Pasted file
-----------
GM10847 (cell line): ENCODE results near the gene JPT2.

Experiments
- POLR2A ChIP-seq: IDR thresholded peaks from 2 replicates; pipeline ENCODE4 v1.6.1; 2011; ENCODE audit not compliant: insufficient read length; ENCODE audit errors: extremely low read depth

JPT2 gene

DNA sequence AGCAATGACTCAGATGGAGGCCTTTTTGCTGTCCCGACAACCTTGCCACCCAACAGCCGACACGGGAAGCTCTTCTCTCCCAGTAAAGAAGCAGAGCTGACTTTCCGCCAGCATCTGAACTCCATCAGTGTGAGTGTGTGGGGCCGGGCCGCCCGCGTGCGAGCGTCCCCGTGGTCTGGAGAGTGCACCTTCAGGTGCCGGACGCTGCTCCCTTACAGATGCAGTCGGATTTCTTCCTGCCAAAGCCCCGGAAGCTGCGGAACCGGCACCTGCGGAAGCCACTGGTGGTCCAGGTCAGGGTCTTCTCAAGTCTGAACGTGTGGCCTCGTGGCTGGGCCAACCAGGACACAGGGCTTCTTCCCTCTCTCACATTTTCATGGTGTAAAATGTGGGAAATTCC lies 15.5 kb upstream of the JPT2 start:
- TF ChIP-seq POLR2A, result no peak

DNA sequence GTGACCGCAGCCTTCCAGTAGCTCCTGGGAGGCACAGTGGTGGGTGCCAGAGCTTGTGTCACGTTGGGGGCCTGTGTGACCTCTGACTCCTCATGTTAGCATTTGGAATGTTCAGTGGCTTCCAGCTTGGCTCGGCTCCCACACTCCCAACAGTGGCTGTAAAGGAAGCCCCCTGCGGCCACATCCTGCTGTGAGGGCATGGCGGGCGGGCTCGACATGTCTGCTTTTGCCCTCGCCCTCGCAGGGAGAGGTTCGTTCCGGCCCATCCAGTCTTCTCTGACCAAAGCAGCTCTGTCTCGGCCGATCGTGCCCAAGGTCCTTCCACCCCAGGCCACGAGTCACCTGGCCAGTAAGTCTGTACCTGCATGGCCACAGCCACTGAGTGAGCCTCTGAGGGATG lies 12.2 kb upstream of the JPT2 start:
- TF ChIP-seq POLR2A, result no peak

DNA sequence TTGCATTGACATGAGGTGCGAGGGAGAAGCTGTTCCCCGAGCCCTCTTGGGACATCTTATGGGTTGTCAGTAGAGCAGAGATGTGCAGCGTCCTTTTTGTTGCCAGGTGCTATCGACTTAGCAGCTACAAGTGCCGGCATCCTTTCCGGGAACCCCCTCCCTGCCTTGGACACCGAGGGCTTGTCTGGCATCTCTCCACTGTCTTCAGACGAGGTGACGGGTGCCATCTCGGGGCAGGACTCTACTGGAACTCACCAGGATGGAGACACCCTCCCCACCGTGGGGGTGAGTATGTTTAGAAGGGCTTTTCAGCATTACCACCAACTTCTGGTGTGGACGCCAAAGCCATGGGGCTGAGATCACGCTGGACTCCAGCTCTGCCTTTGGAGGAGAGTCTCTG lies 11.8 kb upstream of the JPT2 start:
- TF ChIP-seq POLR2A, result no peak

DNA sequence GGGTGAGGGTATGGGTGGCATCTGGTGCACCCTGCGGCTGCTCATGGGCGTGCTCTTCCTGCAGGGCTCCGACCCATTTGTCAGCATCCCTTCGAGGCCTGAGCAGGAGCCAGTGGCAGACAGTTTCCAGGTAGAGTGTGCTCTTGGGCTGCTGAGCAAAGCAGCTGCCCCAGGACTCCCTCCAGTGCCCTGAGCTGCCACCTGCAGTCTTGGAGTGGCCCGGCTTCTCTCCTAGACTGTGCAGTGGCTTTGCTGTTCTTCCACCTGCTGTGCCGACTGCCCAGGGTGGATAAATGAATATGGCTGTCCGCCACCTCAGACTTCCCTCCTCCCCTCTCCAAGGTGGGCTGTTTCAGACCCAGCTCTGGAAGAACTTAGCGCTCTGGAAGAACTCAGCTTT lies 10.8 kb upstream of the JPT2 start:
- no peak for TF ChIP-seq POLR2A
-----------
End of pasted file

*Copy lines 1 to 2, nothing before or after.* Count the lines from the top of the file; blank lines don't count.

GM10847 (cell line): ENCODE results near the gene JPT2.

Experiments